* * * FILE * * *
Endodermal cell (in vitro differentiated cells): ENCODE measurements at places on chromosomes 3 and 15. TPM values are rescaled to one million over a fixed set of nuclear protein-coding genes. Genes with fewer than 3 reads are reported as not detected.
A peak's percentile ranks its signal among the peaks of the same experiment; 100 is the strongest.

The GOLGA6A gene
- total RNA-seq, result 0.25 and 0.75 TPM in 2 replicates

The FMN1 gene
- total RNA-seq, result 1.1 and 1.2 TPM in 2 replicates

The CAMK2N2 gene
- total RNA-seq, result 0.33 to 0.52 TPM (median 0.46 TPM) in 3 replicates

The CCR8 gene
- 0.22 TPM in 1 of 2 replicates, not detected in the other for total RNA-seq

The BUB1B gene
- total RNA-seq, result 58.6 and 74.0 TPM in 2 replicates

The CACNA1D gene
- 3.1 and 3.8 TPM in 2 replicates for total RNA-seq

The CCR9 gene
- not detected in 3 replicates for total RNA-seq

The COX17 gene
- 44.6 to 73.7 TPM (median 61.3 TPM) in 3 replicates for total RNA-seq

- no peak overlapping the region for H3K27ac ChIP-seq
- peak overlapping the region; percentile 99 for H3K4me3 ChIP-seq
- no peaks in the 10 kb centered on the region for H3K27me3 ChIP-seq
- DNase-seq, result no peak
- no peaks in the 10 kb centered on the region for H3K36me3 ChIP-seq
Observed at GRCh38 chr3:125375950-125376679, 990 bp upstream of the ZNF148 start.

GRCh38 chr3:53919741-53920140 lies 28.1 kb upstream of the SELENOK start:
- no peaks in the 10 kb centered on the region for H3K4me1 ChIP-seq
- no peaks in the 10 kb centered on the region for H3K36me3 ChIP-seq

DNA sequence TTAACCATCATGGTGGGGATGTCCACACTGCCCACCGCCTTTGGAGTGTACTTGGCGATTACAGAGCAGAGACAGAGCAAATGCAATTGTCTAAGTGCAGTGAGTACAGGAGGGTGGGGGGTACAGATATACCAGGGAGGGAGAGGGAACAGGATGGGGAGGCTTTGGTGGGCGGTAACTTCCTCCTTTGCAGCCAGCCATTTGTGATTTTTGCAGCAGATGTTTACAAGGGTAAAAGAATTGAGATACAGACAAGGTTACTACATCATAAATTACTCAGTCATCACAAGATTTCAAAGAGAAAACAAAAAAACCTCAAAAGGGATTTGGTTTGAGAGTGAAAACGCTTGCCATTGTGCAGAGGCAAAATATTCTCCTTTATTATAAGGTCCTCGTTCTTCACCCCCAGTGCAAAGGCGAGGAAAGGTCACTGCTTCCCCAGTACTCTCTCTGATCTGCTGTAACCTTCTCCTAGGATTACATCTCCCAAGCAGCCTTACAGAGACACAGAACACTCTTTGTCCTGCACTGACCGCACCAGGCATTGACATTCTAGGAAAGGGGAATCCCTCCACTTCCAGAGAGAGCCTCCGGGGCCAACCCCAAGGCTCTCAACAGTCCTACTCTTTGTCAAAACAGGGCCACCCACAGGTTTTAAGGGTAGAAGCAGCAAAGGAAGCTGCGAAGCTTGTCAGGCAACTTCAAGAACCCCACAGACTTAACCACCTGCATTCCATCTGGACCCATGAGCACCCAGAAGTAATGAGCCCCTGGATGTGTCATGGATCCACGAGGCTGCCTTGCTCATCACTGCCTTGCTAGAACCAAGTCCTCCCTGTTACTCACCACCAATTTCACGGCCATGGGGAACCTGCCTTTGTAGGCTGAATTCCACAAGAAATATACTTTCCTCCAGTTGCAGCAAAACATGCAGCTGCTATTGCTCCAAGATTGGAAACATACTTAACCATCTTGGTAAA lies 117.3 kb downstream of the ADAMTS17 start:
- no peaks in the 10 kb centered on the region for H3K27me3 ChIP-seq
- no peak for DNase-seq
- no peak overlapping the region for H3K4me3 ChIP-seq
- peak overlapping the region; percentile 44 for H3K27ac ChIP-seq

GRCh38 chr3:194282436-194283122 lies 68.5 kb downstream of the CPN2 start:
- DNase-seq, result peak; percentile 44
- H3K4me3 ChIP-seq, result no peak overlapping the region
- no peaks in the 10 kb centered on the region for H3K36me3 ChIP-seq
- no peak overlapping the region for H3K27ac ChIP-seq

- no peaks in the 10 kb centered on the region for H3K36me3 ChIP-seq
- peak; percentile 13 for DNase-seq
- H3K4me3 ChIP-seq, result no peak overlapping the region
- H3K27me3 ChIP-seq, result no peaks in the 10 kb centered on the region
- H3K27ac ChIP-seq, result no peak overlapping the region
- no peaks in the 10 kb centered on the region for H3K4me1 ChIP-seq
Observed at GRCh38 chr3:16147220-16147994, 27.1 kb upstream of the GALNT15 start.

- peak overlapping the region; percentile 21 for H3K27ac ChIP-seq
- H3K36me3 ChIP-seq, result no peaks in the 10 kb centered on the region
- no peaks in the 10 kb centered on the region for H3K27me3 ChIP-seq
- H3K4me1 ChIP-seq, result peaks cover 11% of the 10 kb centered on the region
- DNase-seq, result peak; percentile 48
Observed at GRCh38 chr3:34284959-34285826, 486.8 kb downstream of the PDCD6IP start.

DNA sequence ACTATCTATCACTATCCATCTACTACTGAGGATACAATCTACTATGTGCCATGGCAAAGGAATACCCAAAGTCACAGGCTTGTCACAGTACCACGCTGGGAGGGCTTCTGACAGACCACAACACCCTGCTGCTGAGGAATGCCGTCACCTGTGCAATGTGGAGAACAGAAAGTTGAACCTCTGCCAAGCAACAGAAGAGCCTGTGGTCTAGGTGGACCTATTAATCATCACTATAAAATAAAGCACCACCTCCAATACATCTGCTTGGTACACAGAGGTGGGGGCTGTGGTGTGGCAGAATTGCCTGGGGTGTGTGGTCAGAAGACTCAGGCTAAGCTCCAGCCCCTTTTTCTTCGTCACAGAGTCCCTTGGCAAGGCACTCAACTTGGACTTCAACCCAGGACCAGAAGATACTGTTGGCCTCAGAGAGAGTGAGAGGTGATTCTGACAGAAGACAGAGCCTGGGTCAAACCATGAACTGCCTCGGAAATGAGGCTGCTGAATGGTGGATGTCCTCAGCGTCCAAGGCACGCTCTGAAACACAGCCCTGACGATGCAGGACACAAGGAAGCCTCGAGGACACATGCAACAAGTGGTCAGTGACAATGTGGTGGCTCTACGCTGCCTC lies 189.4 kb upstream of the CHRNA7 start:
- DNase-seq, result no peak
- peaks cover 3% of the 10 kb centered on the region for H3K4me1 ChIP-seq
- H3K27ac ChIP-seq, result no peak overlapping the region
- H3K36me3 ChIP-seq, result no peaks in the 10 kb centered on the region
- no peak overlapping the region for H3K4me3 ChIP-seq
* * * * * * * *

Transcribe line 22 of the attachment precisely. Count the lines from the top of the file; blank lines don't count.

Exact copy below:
- DNase-seq, result no peak